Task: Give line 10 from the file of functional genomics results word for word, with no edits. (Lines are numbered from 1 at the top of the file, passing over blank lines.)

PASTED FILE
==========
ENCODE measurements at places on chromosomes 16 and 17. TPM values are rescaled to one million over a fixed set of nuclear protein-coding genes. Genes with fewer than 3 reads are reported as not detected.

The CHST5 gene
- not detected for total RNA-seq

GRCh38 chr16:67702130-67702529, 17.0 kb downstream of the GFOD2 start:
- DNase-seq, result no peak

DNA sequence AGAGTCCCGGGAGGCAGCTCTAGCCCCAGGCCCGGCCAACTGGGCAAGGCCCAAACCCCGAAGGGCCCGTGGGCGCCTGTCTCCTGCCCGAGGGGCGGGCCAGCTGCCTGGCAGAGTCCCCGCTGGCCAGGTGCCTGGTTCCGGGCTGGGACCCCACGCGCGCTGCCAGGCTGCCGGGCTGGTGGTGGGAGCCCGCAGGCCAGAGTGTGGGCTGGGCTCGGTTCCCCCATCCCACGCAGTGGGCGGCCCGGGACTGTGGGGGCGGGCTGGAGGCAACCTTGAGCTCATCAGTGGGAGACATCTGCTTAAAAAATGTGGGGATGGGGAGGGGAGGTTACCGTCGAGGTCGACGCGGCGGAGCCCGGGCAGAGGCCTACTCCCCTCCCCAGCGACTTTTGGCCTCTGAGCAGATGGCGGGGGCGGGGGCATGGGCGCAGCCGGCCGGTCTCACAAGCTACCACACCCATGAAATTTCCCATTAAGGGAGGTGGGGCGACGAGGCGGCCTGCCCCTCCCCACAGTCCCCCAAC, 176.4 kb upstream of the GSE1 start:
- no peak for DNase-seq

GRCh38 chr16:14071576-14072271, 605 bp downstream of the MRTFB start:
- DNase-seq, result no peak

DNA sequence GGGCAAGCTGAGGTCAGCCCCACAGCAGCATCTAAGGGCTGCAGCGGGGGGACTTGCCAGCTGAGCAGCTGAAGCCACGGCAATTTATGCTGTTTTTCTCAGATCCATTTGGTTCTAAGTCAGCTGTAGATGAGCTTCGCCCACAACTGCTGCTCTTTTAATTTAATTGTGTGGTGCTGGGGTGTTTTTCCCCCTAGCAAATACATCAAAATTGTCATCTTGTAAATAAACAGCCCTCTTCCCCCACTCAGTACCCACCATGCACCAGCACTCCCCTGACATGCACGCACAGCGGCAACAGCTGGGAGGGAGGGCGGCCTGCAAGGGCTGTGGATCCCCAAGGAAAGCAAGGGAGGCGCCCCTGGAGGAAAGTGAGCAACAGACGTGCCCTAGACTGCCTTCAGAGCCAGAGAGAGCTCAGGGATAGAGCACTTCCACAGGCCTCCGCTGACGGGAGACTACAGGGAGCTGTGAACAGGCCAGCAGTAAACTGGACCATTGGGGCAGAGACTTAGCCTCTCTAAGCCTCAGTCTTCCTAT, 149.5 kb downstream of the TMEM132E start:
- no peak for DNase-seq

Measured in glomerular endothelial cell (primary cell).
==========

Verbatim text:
DNA sequence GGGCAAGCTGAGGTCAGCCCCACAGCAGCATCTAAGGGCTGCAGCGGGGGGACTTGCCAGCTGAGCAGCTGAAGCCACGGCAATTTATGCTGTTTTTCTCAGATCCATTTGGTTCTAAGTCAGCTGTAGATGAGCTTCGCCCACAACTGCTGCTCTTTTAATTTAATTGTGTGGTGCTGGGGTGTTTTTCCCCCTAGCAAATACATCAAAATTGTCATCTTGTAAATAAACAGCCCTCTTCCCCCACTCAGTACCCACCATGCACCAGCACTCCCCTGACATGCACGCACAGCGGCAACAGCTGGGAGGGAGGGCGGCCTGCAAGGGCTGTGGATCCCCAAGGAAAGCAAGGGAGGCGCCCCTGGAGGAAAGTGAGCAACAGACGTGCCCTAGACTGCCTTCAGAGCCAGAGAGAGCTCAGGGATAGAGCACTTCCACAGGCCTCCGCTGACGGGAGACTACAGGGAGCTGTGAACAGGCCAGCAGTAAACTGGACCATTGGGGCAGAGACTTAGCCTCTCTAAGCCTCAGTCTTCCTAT, 149.5 kb downstream of the TMEM132E start: